Andrew Rosindell MP promotes sanctions against senior Hong Kong officials


Andrew Rosindell MP has joined a cross-party group of MPs who wish to see senior figures in the government of Hong Kong and its police force responsible for human rights violations, individually face tough, Magnitsky-style sanctions.

The MPs have backed a new Commons Motion which highlights “the ongoing breaches by China and its controlled regime in Hong Kong of basic principles of human rights” and calls upon the Secretary of State to begin identifying those responsible for human rights abuses in Hong Kong against which sanctions should be imposed. 

During their election campaign, the Conservatives committed to imposing Magnitsky-style sanctions and expanding the powers they hold to impose penalties on individuals for gross human rights abuses. Many campaigners and politicians have argued that senior officials within the Hong Kong Police Force as well as the wider Administration warrant such sanctions as a symbol of the UK’s commitment to supporting Hong Kong and as a clear warning to the Hong Kong authorities. Through the publication of this EDM, the MPs are declaring that now is the time for such sanctions to be developed and ultimately, imposed. 

Andrew Rosindell MP states: “I believe that the United Kingdom must send a clear message that we will not accept or allow these Human Rights violations to go unnoticed or unpunished. The people of Hong Kong deserve justice and freedom and we in the U.K. must stand up for those on the side of democracy, as we have throughout history.

This Cross-Party Group displays wide support across our political parties and country for the people of Hong Kong. I know that my constituents in Romford feel passionately about the way our friends in Hong Kong have been treated and we in Romford stand with them in their fight for justice, freedom, and democracy.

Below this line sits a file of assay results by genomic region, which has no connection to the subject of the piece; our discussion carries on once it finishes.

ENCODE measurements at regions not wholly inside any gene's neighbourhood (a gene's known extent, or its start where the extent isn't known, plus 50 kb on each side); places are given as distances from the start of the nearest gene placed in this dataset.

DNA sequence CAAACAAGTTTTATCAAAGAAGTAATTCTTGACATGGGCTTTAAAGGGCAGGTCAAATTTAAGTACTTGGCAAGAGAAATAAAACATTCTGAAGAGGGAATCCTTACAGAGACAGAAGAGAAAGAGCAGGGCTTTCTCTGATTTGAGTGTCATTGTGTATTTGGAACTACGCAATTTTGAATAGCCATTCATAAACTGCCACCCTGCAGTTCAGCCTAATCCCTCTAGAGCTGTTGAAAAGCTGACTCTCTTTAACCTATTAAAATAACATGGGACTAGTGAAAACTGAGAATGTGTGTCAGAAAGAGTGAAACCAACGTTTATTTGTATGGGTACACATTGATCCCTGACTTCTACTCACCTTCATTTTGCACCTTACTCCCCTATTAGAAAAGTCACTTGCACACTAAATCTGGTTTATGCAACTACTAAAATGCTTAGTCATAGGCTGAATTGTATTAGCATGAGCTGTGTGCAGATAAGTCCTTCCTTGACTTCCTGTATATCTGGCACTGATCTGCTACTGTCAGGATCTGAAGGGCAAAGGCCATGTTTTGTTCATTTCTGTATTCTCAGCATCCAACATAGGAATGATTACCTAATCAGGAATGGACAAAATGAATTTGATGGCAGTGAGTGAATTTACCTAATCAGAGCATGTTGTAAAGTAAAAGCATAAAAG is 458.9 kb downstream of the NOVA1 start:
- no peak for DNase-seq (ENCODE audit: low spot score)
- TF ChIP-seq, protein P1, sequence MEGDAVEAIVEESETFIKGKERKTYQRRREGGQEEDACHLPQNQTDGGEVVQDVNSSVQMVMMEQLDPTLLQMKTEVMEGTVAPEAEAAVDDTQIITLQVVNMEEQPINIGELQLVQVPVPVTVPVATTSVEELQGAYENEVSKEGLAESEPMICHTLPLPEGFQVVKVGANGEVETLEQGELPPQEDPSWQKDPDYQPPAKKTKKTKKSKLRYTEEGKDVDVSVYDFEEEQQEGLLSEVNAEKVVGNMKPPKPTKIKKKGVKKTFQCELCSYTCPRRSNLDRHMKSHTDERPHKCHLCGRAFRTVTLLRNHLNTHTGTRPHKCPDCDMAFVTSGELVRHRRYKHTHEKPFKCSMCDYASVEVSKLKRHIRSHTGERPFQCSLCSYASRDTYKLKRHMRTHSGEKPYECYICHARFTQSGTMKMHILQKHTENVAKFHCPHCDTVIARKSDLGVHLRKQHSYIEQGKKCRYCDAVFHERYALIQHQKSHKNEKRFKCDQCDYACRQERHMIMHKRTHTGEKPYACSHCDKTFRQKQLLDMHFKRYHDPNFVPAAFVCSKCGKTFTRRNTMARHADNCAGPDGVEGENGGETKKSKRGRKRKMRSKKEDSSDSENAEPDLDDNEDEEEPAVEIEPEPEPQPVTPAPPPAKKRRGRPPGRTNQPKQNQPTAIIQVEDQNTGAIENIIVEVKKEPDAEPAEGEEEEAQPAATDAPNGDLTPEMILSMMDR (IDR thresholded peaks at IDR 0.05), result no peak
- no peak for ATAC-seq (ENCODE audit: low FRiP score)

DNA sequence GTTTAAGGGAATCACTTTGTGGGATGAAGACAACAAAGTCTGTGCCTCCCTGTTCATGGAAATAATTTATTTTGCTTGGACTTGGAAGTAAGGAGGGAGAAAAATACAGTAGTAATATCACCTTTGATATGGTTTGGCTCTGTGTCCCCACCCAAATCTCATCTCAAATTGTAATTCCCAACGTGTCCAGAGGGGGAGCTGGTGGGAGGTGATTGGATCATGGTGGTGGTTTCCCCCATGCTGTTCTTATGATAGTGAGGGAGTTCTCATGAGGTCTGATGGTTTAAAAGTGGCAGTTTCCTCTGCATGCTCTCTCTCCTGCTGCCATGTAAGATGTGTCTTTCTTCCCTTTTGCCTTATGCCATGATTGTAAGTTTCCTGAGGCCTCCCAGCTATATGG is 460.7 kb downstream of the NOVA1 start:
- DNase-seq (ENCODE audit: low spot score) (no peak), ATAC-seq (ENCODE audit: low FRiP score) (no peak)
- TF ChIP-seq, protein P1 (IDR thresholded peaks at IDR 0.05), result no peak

Many campaigners have fiercely promoted the sanctioning of those responsible for human rights abuses in Hong Kong. John Song, a spokesperson for grassroots organisation ‘Stand with Hong Kong’ comments: “The Hong Kong Police Force and wider Administration cannot routinely abuse basic human rights laws without repercussions. The actions of this cross-party group of MPs gives Hong Kong hope.

It proves that the UK parliament remains fully committed to speaking up for Hong Kong despite the worldwide pandemic. We call on the UK government to take note, keep election promises to impose sanctions and actively to sanction those responsible for breaches of the Joint Declaration it signed granting Hong Kong its independence”.

2 thoughts on “Andrew Rosindell MP promotes sanctions against senior Hong Kong officials

  • 23rd April 2020 at 7:08 am
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    Because, unlike perhaps other major countries in the English-speaking world, there is a very real potential, if not prospect that, once introduced, they could one-day be selectively applied (in effect, abused) by a future Government of a different colour to target key individual members of government of certain selected countries (but not others, e.g. Iran, Pakistan, Bangladesh) e.g. Israel, or India, or even say the United States of America, or perhaps even Japan (perhaps for no other reason other than the mere fact that Japan has the death penalty on the Japanese criminal code).

    For this reason, anything entitled “Magnitsky” should be rigorously opposed, for reasons of domestic UK political considerations.

    A typical Hong Kong Chinese person tends to love all things gambling, and probably sees having sympathetic ears in both Capitol Hill and the Palace of Westminster as merely extra cards to play with, in this ongoing 50-year high-stakes political gamble with China over the future of Hong Kong… how Hong Kong is run. In any game of chance however, there are usually rules; and perhaps China sees that certain ‘moves’ inherently constitute cheating, and now demands the whole game be essentially called off as a result. Maybe that is the truth of it all.

    Reply
    • 23rd April 2020 at 7:26 am
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      “Tunisian Victory” (1944), it is said that “Educated in the school for power, they were quick to recognize [sic] superior power; and when they did, they quit, quit cold.”

      Perhaps during the 150-odd-years of British colonial administration of Hong Kong (perhaps the last 57-60-odd years more of a ‘caretaking’ role preparatory to an eventual restoration (return; handover) to China (under whichever flag)), the local population was never sufficiently instilled any sort of a proper notion in terms of Political Science… certainly never in terms of Realpolitik, it would seem.

      Reply

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